While 2018 saw a slight decrease in nationwide CCAA filings (with 19 total cases commenced, compared to 23 in 2017), there were a number of important decisions rendered throughout the country. The highlights are summarized below:
Supreme Court of Canada clarifies Crown priority for GST claims
In a decision discussed here, the Supreme Court of Canada ruled in Callidus that the Excise Tax Act deemed trust will not extend to pre-filing bankruptcy payments made by a borrower to a lender in circumstances where the borrower is subsequently rendered bankrupt. The judgment provides welcome certainty to lenders and avoids a policy that encourages early security enforcement against a distressed counterparty even if the desire is to work through credit issues by accepting voluntary pay downs. The decision does not touch on the operation of the ETA deemed trust in the circumstances where the tax debtor does not become bankrupt, and we anticipate further clarity on this issue through the appeal in Canada v. Toronto-Dominion Bank.
Ranking of BIA Part XI charges held to be discretionary
The priority debate between secured creditors and taxation authorities is not limited to claims arising under the ETA. Royal Bank of Canada v Reid-Built Homes Ltd., which was profiled here, considered the potential conflict between of section 243(6) of the Bankruptcy and Insolvency Act and provisions of the Municipal Government Act that create priming liens in favour of municipalities for property tax obligations. That section of the BIA provides that a court has authority to make an order respecting the payment of fees and disbursements of a court-appointed receiver “…including one that gives the receiver a charge, ranking ahead of any or all of the secured creditors.” The priority of the charges securing (i) the Receiver’s and its counsel’s fees and disbursements; and, (ii) the Receiver’s borrowings has been, for the most part, standardized under template orders and the super-priority of such charges by operation of federal legislation had never been seriously questioned. Reid-Built confirms the jurisdiction to both grant and limit such priority under the BIA in appropriate instances.
Forced contractual assignment provisions scrutinized
Each of section 11.3 of the CCAA and 84.1 of the BIA provides the court with the discretion to make an order assigning the rights and obligations of the debtor company to another person – usually a purchaser of assets from the debtor company. These provisions were added to the legislation as part of the 2009 amendments and are a strategic advantage to debtors and court-officers in that they can override contractual provisions that purport to prevent, limit or restrict contractual assignments to third-parties. In Dundee Oil and Gas Limited (Re), (which is analyzed here) Justice Dunphy provided some important guidance on information that should be provided to the court in support of a motion for an order assigning contracts. In particular, applicants should be prepared to provide detailed information about the financial and operational capacity of the proposed purchaser / assignee of the contracts to the court so as to satisfy the statutory requirement that the purchaser / assignee is “…able to perform the obligations.” The decision suggests that this requirement comes close to operating as a necessary precondition for the order to be granted in the circumstances where the application is contested.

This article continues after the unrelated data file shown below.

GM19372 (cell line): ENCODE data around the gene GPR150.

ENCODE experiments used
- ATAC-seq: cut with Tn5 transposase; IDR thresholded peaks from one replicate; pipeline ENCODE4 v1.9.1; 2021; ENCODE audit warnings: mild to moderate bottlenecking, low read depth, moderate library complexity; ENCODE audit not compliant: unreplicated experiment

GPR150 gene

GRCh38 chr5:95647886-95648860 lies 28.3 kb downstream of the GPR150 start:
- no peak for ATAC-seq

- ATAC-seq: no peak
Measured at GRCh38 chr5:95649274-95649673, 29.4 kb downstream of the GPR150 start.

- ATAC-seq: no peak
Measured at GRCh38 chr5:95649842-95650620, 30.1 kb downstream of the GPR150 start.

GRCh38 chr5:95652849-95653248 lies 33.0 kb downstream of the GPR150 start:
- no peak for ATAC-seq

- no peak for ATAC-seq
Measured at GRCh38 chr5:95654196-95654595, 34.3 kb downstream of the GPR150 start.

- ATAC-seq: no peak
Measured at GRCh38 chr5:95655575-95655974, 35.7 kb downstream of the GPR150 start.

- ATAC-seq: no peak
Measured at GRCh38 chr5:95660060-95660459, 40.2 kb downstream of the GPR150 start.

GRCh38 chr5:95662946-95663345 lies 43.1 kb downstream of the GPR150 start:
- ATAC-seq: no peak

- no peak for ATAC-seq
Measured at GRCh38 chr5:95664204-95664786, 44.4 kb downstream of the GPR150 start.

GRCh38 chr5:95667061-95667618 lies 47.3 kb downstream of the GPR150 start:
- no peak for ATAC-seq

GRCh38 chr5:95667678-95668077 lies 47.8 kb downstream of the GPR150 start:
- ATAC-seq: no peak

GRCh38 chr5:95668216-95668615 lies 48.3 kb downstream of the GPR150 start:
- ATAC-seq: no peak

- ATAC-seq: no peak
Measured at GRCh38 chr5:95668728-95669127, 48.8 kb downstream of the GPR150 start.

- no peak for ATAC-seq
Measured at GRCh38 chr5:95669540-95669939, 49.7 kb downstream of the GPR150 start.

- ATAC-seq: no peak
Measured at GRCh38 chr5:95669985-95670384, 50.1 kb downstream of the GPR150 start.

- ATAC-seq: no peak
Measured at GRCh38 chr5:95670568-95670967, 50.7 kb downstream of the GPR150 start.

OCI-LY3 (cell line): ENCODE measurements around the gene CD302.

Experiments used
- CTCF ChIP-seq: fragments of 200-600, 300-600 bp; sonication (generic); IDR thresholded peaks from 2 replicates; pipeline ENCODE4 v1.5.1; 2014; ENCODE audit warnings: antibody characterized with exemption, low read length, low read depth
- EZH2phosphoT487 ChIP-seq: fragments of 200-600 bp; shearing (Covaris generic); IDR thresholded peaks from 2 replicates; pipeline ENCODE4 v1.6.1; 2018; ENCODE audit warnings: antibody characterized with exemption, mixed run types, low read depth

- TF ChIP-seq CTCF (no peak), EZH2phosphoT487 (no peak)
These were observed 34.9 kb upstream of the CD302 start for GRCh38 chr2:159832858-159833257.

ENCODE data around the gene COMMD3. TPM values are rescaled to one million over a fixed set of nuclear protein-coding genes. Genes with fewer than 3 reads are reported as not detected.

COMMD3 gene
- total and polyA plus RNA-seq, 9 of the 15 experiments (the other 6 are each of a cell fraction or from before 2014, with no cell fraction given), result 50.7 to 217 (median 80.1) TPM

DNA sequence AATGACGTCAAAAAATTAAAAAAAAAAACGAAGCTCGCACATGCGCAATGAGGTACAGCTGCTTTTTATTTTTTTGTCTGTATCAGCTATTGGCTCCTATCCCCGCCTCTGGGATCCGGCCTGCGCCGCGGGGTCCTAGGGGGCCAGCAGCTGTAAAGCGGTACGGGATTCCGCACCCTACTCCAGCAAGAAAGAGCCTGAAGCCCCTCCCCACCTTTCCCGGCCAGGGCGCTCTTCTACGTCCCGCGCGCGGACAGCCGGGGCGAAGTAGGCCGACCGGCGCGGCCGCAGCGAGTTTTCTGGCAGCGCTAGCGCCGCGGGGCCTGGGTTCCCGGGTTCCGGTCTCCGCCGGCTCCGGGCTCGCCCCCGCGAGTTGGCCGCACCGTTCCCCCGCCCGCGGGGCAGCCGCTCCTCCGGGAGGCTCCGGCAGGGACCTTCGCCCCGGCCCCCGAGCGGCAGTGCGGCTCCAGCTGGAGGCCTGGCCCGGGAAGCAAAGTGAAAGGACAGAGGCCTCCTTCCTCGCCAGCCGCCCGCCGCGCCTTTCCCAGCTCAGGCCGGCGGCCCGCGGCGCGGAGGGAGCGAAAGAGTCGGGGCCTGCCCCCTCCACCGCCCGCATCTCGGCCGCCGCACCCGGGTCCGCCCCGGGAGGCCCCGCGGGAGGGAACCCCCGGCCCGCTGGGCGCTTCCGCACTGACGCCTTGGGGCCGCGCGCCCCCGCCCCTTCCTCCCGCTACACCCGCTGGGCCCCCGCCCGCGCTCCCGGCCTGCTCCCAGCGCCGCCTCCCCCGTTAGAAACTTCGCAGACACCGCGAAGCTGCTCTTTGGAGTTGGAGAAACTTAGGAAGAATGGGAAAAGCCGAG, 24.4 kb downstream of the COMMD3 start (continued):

Continuing debate on the nature of royalty interests in insolvency cases
Seventeen years have now passed since the Supreme Court of Canada held that that a gross overriding royalty was capable of constituting an interest in land. There continues to some debate (as discussed here) about the exact circumstances in which a royalty holder receives a specific interest in the property of the grantee. In Manitok Energy, the Alberta Court of Queen’s Bench held that a royalty agreement that entitled the holder to a specific volume of production created an interest in land. In Third-Eye Capital (discussed here), the Ontario Court of Appeal applied the Dynex Petroleum test to find, on the facts, that a particular agreement did give rise to an interest in land but invited further submissions from the parties on the issue of whether a court had jurisdiction to vest such interest in an insolvency proceeding. That specific issue does not appear to have been previously considered by a Canadian court and will have implications for resource companies, lenders and investors when the judgment is released.
Equity claim relief granted in CBCA restructuring proceedings
As previously explained here, each of the CCAA and the BIA provide specific requirements as to the treatment of “equity claims” in insolvency proceedings. In recent years a number of Canadian companies have completed balance sheet re-organizations under the provisions of the Canadian Business Corporations Act, which can be highly effective when the company has access to liquidity and there is consensus amongst key stakeholder groups on the material restructuring terms. In the Concordia International Corp. CBCA proceedings, the applying company was able to obtain relief pertaining to equity claims in its final order. The order, which both released and channeled equity claims to insurance proceeds, was similar to relief previously obtained in some CCAA sanction orders and illustrates the increasingly broad discretion that courts have under section 192 of the CBCA in respect of distressed or near-distressed entities.